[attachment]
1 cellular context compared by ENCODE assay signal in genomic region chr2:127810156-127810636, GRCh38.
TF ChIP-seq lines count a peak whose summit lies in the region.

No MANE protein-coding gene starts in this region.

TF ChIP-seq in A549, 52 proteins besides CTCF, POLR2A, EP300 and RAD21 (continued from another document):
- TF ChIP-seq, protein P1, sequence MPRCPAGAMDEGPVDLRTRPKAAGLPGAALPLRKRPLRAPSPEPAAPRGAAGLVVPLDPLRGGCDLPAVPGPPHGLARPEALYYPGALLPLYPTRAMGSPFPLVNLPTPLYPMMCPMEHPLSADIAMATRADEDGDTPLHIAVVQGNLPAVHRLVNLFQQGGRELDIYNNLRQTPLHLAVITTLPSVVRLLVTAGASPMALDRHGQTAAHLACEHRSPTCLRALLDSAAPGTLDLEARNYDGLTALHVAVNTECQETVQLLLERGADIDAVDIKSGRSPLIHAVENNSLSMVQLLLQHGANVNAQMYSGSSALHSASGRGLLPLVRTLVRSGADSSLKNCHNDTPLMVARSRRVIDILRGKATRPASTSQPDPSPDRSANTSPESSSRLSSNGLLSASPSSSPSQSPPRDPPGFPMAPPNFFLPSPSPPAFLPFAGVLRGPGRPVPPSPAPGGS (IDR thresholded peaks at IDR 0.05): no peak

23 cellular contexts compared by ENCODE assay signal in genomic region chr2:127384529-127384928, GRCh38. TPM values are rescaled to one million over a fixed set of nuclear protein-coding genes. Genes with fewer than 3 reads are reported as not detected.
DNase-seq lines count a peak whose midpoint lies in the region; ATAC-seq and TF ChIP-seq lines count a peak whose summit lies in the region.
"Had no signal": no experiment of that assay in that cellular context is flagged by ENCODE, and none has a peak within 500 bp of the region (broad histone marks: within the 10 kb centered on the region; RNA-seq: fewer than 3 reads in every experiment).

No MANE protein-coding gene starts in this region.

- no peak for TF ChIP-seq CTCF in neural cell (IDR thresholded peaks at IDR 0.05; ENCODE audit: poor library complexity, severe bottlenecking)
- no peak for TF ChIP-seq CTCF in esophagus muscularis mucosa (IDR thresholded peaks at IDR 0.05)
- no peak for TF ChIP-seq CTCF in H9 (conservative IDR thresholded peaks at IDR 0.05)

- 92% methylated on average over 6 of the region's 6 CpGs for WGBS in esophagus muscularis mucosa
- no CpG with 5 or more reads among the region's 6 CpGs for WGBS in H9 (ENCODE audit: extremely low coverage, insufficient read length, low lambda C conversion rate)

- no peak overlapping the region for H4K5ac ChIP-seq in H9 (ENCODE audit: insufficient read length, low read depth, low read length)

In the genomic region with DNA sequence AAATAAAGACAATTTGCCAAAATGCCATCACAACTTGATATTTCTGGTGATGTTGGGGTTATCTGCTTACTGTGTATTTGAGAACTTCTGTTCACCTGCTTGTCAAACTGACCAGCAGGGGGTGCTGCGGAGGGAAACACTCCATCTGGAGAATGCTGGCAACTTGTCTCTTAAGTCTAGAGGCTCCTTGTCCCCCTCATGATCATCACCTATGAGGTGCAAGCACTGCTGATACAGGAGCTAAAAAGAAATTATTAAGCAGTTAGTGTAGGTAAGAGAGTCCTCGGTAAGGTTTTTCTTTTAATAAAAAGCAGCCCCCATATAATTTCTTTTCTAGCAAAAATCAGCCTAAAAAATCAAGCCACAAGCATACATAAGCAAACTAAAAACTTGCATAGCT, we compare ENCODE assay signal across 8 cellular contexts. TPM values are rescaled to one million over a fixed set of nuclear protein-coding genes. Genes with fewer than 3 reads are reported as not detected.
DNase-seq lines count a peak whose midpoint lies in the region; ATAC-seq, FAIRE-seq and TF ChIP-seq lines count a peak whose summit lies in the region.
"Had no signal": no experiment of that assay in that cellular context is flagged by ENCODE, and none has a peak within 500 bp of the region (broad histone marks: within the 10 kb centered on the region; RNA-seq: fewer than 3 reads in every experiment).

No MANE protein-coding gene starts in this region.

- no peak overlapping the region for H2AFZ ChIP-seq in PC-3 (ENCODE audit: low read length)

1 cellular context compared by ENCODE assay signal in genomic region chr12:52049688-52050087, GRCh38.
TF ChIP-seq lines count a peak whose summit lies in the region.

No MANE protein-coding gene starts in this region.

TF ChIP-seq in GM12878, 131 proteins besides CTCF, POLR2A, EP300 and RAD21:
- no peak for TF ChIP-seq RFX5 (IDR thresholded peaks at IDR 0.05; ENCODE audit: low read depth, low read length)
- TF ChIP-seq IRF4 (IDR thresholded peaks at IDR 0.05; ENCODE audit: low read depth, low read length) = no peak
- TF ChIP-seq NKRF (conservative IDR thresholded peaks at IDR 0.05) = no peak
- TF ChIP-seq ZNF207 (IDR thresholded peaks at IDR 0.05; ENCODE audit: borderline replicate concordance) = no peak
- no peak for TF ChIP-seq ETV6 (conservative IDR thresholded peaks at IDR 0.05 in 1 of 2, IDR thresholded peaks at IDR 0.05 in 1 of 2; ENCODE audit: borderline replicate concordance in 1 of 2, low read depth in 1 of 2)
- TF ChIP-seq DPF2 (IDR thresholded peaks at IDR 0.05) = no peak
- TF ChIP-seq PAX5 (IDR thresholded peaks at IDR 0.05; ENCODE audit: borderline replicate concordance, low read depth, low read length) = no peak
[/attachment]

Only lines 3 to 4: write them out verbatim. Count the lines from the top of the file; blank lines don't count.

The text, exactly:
No MANE protein-coding gene starts in this region.

TF ChIP-seq in A549, 52 proteins besides CTCF, POLR2A, EP300 and RAD21 (continued from another document):